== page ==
Researchers at North Carolina State University, led by Assoc. Prof. Rohan Shirwaiker, have created a method to “herd” stem cells into desired structures using a biological 3D printer to create specialized structures more easily, overcoming one of the major hurdles in biological 3D printing. While researchers rely on biological scaffolds to help the stem cells differentiate into a particular organ or tissue, this new technique gives the researchers more control in guiding the cells into the desired structure.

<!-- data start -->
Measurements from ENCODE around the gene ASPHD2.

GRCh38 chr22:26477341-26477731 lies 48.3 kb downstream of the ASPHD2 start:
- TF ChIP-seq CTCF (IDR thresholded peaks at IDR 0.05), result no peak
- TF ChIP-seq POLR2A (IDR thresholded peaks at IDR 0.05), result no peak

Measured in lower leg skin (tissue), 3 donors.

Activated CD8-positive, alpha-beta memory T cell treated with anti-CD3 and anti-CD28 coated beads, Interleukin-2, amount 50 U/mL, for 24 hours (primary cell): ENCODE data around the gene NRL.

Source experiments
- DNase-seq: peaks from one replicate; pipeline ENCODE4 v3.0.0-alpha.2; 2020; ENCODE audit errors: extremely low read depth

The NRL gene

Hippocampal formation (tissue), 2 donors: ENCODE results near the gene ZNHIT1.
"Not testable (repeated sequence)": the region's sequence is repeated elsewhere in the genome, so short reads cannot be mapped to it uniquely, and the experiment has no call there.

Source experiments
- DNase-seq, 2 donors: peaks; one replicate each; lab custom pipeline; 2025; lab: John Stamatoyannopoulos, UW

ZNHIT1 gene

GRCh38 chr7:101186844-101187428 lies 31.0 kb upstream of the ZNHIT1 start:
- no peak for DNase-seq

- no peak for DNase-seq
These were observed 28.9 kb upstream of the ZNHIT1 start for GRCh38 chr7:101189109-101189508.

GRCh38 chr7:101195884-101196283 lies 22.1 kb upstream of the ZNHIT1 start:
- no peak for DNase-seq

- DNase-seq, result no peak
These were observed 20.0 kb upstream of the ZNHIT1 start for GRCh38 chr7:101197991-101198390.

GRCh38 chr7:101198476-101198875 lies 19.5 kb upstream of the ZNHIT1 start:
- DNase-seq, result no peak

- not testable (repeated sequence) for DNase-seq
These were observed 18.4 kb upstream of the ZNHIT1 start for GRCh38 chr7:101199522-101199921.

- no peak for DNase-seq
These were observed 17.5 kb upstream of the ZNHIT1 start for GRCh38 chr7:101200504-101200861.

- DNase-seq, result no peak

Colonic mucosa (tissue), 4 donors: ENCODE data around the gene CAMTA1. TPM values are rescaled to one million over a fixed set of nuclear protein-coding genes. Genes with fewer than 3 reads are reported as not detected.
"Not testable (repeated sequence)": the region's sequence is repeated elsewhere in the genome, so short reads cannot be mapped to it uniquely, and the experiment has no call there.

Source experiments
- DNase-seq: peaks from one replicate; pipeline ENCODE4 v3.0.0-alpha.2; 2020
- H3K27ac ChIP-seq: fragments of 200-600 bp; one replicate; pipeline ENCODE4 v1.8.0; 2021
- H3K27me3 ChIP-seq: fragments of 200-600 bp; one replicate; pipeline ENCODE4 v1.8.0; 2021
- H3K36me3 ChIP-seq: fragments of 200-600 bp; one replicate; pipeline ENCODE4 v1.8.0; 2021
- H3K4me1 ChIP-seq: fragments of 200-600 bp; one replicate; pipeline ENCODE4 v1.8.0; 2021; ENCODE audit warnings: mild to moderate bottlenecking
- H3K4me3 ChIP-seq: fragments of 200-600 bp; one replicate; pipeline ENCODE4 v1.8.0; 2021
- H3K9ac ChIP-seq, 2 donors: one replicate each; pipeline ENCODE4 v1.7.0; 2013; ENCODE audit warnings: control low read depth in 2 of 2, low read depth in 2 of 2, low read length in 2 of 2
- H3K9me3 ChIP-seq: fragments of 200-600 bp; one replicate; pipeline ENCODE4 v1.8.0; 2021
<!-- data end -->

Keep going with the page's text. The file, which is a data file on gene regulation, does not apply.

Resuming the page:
The technique works by sending ultrasound waves through the scaffold containing the stem cells and using a variety of parameters to more precisely control the position of the cells in the layers of tissue. The technology will enable researchers to print tissue that much more closely resembles actual human organs and tissues, as the ultrasound allows for precise cell/tissue placement. In a demonstration of the efficacy of the technique, the researchers printed a human meniscus, which people frequently injure and which requires a prolonged healing period. When analyzed, the printed meniscus contained all of the internal microstructures that a human meniscus normally contains. According to Shirwaiker, the researchers also demonstrated the “ability to align cells in ways that are particularly important for other orthopedic soft tissues, such as ligaments and tendons." And unlike many other medical advances, once the technology is commercialized and available, it should be quite inexpensive to use.
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